Kazakhstan is a landlocked country, and its grain zone is thousands of kilometers from both the Baltic and Black Sea ports. To reach those ports, Kazakhstan wheat must be transported by rail through Russia and sometimes Ukraine, nations whose wheat competes directly against Kazakhstan’s in international markets. Railway tariffs for commodities in transit can sometimes become a trade weapon. Nevertheless, one major Kazakhstan grain company has acquired a grain terminal in Ventspils, Latvia.

Kazakhstan does have a coastline on one large body of water, the Caspian Sea, which is also landlocked. Grain export companies have invested in export terminals at three ports in the relatively shallow northern half for shipments during the ice-free, non-winter months in 3,000-to-5,000-tonne vessels to Iran in the south.

When these projects were conceived, Iran was a steady buyer of about 1 million tonnes per year of Kazakhstan wheat in government-to-government agreements. Since completion of the terminals, Iran has become mostly selfsufficient in wheat. Now there is a project by Kazakhstan companies to build a grain receiving terminal at the Azerbaijan capital of Baku on the western Caspian to supply that country as well as Georgia and Armenia.

Kazakhstan’s main competitors, Russia and Ukraine, are in some crop years its best wheat export customers. Ukraine, for example, may export lower quality feed wheat while buying higher protein Kazakhstan grain for its own millers. Alternately, it may make sense for Moscow, St. Petersburg and Siberian cities to receive Kazakh wheat, while Russian wheat grown in the southern steppe region near the Black Sea is exported. In some years, notoriously unreliable weather patterns in both Ukraine and Russia can result in a crop failure, enabling Kazakhstan to drawdown its normally large carryover stocks, which usually exceed 4 million tonnes.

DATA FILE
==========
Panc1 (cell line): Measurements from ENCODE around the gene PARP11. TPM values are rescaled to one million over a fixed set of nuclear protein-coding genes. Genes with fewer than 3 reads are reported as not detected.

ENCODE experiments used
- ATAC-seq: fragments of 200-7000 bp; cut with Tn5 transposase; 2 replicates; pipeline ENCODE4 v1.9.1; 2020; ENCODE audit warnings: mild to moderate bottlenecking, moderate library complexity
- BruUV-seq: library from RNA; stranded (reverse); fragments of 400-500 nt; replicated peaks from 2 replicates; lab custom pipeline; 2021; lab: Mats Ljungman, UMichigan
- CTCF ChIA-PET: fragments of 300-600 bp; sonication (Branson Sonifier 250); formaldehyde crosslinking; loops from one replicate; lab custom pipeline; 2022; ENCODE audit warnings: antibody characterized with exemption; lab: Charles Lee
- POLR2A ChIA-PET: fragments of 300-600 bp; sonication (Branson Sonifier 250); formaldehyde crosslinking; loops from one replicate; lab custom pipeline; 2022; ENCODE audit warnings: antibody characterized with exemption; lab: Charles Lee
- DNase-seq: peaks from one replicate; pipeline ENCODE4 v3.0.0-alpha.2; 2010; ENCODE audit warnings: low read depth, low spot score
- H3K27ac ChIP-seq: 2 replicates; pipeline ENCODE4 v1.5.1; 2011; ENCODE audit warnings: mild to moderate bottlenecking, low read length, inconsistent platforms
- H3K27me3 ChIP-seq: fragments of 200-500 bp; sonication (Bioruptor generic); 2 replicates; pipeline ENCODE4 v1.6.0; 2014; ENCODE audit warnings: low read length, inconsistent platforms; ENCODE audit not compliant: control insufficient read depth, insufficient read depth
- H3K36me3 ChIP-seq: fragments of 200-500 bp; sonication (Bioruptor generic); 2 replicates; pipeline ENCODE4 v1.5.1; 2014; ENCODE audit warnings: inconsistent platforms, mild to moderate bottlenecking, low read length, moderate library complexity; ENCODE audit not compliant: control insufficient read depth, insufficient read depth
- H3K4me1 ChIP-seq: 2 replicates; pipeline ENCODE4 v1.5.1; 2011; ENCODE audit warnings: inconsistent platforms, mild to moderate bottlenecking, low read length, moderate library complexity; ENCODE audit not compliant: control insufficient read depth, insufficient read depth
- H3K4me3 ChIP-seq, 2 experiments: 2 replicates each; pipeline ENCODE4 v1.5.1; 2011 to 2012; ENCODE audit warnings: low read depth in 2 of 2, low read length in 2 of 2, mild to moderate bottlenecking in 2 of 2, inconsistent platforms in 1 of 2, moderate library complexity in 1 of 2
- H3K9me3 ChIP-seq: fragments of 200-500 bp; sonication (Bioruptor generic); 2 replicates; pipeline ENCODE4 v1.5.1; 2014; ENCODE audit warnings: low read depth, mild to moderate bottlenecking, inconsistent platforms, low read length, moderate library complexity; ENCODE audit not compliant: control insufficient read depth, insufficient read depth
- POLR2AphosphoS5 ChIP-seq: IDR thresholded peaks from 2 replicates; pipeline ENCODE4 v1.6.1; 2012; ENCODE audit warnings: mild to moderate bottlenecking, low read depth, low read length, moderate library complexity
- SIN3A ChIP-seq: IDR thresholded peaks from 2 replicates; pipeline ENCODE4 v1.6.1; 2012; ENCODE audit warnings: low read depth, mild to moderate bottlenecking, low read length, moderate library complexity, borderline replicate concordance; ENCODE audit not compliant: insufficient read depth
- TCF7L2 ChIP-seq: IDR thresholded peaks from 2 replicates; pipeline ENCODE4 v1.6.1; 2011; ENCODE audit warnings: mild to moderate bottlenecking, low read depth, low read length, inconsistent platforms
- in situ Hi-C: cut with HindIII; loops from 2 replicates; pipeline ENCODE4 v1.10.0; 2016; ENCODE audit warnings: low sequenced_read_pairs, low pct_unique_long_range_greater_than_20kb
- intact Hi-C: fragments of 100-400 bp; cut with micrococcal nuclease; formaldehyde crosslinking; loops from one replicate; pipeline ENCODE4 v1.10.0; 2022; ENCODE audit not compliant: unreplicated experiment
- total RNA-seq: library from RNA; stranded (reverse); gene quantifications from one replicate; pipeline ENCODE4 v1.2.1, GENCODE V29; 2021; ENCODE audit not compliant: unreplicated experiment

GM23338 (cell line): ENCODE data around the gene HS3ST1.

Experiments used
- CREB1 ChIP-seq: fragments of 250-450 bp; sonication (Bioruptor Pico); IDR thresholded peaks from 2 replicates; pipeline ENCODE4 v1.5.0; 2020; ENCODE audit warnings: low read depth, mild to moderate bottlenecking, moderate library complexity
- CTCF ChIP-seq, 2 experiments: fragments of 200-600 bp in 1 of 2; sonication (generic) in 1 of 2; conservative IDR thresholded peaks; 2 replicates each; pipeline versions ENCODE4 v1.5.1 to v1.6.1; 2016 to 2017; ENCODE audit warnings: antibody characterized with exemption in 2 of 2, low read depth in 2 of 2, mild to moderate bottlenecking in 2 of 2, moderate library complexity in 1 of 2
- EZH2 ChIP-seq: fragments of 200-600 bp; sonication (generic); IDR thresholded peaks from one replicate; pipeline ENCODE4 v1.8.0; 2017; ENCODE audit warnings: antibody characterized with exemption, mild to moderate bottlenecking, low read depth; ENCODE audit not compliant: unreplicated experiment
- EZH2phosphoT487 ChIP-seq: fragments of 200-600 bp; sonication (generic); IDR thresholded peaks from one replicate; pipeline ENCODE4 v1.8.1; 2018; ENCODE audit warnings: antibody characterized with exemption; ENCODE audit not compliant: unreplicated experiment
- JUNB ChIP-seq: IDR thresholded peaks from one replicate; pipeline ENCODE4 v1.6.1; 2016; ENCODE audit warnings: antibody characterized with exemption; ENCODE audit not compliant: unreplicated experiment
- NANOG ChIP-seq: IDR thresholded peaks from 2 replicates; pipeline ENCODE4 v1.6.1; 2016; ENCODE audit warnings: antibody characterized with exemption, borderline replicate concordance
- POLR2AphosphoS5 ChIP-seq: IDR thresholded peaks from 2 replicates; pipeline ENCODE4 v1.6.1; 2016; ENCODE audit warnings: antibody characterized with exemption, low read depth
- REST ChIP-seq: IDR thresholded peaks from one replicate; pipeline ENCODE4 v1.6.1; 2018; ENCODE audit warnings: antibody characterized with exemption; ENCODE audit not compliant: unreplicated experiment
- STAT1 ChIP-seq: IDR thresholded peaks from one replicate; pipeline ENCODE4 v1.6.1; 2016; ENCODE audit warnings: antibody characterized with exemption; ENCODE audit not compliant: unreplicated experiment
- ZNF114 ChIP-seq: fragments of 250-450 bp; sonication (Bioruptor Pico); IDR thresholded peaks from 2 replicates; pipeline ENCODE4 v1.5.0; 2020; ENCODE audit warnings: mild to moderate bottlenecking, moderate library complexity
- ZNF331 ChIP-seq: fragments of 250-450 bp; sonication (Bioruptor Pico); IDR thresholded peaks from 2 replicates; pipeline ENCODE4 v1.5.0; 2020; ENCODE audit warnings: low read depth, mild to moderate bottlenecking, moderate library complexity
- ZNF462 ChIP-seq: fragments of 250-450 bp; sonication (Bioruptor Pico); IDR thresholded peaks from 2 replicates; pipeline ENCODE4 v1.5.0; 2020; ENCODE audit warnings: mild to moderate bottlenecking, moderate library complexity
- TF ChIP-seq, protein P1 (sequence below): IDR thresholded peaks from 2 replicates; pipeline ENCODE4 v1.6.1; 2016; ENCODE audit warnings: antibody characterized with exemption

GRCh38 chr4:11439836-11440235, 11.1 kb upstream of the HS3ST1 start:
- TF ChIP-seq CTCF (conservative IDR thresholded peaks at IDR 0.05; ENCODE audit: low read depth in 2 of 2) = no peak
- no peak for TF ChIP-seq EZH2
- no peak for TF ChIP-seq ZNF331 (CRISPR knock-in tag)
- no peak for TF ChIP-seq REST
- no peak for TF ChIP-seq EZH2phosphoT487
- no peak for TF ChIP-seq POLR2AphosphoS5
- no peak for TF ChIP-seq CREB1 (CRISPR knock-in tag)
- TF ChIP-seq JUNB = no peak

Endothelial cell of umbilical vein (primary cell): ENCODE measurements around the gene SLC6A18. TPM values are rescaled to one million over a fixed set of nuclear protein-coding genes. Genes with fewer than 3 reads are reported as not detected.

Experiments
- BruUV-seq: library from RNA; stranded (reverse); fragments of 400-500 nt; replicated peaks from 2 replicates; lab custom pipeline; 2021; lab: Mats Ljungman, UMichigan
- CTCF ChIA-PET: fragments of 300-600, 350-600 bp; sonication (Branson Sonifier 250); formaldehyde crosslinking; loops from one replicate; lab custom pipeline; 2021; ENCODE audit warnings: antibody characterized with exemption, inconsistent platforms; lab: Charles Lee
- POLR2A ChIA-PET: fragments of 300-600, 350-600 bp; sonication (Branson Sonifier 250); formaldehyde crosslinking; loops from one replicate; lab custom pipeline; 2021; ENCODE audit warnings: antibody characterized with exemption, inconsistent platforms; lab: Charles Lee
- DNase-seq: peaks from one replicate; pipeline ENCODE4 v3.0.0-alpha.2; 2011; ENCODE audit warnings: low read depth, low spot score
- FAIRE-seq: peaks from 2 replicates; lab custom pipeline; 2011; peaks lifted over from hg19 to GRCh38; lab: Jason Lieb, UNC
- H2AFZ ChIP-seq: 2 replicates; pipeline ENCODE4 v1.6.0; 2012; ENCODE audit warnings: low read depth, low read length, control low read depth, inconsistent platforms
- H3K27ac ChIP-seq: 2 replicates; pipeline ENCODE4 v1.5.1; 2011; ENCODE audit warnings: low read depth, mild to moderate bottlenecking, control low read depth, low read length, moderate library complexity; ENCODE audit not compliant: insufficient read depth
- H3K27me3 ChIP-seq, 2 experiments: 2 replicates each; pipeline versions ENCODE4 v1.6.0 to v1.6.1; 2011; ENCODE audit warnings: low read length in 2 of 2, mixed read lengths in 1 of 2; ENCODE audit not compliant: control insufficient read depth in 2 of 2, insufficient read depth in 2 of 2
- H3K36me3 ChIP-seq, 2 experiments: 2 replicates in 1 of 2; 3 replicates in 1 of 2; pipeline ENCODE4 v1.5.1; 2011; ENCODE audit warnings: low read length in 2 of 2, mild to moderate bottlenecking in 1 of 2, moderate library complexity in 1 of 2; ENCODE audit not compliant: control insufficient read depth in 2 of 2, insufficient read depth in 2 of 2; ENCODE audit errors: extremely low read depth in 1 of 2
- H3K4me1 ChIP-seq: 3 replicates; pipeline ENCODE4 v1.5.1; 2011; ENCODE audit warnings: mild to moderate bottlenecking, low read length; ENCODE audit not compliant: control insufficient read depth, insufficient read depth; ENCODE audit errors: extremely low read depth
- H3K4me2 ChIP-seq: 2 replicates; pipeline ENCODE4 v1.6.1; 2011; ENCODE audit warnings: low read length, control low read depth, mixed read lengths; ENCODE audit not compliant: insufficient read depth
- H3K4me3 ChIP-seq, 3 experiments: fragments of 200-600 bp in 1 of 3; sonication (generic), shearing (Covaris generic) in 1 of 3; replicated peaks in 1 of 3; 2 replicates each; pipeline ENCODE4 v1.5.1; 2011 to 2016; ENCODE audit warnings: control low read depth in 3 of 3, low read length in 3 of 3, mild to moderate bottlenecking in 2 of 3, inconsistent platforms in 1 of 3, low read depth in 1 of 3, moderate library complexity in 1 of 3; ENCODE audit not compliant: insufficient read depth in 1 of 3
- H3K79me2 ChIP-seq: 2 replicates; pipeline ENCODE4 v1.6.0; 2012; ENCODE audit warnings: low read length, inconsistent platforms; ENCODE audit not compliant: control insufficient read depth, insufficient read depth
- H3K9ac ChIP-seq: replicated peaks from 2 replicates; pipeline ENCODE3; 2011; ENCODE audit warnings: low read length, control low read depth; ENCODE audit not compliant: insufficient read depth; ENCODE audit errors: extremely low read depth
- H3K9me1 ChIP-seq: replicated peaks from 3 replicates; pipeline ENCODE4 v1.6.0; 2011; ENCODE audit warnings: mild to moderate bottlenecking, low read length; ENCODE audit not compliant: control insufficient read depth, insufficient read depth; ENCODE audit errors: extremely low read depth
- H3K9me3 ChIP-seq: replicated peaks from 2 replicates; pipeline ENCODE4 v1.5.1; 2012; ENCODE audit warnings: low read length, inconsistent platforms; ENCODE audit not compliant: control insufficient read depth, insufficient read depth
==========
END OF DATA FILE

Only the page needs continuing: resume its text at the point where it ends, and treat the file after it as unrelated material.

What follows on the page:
The combination of abundant highquality wheat, deregulated markets and export demand has resulted in tremendous dynamism in the flour milling industry.

Kazakhstan’s millers may be more reliant on exports than those of any other major grain producing country. Out of a total grind of 2.8 million tonnes of wheat, about 1.8 million tonnes are for export.

The general rule is that the larger the mill or milling company, the greater the share of its flour will be shipped to other countries. By providing quality and value, and extending credit to their export customers, these companies get better prices than on the local market where competition comes from scores of smaller mills with low cost structures, but average quality and no ability to sell internationally.

An example of the aggressive export orientation of the industry is the cluster of about 10 mills in Shymkent, the southernmost large city in the country. Most of these report selling 70% to 80% of their output directly to importers in Uzbekistan, Tajikistan and Afghanistan. Much of the rest is sold to local traders who deliver to the border to supply the so-called shadow market made possible by Uzbekistan’s import duties of 25% on wheat flour. Indeed, the three former Soviet Republics to the south — including Kyrgyz Republic — count on Kazakh product for one-quarter to one-third of their wheat flour consumption. Uzbekistan’s state milling company is exporting increasing quantities of low-quality, low-gluten wheat flour to Afghanistan, Kyrgyz Republic and elsewhere, even as Uzbek city dwellers consume more and more Kazakh flour.

In Soviet times, a couple of dozen mills joined to mammoth grain elevator complexes met domestic demand for flour. Deregulation in the 1990s resulted in small private mills popping up like mushrooms. The number of mills in Kazakhstan is said to have peaked at around 1,500 in the late 1990s, though there is no exact figure. Since then their number has been declining rapidly. Industry insiders say that few mills with less than 50 tonnes of daily capacity are likely to survive, whereas there were hundreds of mills of 5 tonnes or less just 10 years ago.

David McKee is a grain industry consultant providing market research and other services to companies seeking to initiate business in new markets. He can be reached by e-mail at

[email protected].